Autodesk Simulation

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Autodesk Simulation
Autodesk Simulation Mechanical 2014.png
Stable release Autodesk Simulation Mechanical/CFD 2014
Operating system Linux, Microsoft Windows
Type FEM software
Website www.autodesk.com


Autodesk Simulation is a general-purpose multiphysics finite element analysis software package initially developed by ALGOR Incorporated and acquired by Autodesk in January of 2009. [1] It is intended for use with Microsoft Windows and Linux operating systems. It is distributed in a number of different core packages to cater to specific applications, such as mechanical event simulation and computational fluid dynamics.

Under the ALGOR name the software was used by many scientists and engineers worldwide.[2] It has found application in aerospace,[3] and it has received many favorable reviews.[4][5][6]


Typical uses[edit]

Typical uses include bending, mechanical contact, thermal (conduction, convection, radiation), fluid dynamics, and coupled or uncoupled multiphysics.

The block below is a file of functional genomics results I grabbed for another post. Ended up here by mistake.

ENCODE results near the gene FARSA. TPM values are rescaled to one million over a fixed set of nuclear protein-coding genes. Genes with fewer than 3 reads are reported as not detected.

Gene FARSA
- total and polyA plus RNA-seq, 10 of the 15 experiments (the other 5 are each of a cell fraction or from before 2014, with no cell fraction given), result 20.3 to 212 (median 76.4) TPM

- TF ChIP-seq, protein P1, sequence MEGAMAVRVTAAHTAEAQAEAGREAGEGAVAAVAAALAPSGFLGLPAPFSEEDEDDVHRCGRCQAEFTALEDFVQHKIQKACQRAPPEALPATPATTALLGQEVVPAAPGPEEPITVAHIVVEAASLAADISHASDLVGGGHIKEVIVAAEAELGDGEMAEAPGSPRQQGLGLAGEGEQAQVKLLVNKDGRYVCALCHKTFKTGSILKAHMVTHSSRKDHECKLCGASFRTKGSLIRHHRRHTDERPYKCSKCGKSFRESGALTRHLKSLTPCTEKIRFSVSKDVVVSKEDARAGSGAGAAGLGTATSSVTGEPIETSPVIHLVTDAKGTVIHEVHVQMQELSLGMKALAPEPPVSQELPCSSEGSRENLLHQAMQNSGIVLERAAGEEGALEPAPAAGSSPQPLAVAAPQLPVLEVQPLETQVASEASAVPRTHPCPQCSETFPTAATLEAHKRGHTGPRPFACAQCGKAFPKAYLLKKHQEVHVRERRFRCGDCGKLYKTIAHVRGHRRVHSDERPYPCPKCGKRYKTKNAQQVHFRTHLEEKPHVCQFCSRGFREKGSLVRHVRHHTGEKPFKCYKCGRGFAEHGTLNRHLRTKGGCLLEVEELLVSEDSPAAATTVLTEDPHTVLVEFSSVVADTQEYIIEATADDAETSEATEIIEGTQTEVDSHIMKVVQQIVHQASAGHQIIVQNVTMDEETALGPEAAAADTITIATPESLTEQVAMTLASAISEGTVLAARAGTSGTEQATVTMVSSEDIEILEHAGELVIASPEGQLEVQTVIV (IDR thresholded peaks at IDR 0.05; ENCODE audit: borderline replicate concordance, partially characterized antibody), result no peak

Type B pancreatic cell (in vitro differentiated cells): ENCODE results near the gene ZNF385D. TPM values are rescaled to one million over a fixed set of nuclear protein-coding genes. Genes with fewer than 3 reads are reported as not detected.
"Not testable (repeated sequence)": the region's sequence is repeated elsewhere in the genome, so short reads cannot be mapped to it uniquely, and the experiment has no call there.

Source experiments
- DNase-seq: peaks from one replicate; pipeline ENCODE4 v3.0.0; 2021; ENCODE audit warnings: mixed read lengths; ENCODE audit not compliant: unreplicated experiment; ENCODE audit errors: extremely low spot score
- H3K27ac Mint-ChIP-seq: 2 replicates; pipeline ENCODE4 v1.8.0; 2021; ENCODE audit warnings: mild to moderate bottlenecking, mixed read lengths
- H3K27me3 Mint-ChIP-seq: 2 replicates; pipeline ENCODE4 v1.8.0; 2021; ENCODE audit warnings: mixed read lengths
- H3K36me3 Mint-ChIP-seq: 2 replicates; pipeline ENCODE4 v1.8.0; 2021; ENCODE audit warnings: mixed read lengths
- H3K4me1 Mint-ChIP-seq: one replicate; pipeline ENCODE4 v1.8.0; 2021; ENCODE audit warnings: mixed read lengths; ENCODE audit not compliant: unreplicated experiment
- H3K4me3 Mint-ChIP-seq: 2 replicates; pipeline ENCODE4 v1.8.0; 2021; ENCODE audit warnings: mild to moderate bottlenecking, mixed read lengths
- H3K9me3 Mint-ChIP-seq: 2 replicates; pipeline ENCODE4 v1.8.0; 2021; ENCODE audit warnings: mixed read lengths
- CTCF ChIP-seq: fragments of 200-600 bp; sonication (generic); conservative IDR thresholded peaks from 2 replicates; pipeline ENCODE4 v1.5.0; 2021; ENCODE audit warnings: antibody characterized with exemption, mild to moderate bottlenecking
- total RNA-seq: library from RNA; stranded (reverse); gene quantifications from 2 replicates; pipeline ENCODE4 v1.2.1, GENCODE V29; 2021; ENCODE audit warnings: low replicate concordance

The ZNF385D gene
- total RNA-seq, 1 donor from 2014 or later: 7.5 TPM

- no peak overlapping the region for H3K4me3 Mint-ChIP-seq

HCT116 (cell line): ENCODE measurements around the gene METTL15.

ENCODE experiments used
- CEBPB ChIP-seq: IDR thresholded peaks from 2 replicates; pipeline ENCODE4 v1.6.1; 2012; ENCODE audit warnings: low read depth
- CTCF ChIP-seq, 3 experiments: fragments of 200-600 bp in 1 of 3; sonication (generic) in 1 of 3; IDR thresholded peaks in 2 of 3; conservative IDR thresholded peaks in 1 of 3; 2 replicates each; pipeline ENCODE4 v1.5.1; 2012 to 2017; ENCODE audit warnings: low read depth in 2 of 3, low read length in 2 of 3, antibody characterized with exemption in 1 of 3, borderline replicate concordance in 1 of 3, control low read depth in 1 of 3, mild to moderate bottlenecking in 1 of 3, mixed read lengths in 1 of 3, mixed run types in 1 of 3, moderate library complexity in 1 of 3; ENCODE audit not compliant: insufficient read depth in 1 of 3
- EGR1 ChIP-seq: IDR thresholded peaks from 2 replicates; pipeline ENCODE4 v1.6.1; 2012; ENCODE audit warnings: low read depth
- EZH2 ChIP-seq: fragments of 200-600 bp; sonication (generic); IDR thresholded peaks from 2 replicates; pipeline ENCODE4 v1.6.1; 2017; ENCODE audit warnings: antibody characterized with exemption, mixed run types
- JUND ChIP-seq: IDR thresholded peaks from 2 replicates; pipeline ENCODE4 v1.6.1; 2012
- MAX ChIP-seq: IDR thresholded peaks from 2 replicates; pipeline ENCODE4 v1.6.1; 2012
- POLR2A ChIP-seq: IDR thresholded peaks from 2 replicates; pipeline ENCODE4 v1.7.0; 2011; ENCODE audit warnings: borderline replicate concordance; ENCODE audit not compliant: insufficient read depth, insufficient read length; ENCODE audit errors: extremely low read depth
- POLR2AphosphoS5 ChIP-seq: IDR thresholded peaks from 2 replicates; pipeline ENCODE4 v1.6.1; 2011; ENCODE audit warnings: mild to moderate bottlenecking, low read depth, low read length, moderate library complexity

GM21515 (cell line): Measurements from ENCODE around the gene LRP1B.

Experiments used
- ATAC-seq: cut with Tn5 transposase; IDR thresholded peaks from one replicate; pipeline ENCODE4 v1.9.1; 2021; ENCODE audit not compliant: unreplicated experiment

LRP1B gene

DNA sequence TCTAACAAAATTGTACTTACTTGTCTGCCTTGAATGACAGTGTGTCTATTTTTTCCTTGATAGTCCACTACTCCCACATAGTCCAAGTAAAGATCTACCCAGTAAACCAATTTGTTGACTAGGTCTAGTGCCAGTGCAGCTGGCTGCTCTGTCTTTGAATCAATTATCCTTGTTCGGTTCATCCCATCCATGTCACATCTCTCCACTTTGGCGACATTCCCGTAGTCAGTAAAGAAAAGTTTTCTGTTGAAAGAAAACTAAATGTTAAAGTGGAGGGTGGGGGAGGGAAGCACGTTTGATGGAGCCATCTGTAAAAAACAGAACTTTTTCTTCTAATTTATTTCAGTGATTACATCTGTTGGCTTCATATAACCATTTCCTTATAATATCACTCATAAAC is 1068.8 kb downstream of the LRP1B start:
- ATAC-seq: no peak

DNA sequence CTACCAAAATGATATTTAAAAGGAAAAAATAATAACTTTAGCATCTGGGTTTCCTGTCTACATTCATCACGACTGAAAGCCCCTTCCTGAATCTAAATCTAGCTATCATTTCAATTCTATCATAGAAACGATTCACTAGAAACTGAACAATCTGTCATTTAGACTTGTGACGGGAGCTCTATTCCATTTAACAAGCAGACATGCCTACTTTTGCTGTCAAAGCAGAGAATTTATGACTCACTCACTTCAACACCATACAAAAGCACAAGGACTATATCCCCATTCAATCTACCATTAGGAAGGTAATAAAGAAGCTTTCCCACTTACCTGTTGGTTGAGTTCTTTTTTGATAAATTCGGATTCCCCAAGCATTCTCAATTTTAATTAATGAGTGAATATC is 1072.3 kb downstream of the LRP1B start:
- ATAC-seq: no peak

Materials and elements database[edit]

Autodesk Simulation's library of material models includes metals and alloys, plastics, glass, foams, fabrics, elastomers, Concrete (with rebar), soils and user-defined materials.

Autodesk Simulation's element library depends on the geometry and the type of analysis performed. It includes 8 and 4 node solid, 8 and 4 node shell, as well as beam and rod elements.


References[edit]

  1. ^ Autodesk official press relese - January 20th 2009, http://www.algor.com/contact_us/acquisition/press%20release%20-%20autodesk%20completes%20acquisition%20of%20algor,%20inc.pdf
  2. ^ http://www.algor.com/service_support/customer/default.asp
  3. ^ J. B. Binder, "Algor finite element modeling tools aid aerospace", Aerospace America, vol. 33, no. 5, 1995.
  4. ^ B. Turney, "How two operating systems boost FEA productivity," 3/23/2006, http://machinedesign.com/article/how-two-operating-systems-boost-fea-productivity-0323
  5. ^ J. Greco, "Flexible FEA Program Supports Mixed Elements To Speed Up Analysis" CADALYST, Jan. 2005.
  6. ^ R. Helms, "ALGOR FEA Predicts Mechanism Failure and Confirms Design Modification," 4/1/2005, http://www.algor.com/news_pub/user_reviews/2005/Helms_V16_MD/.


External links[edit]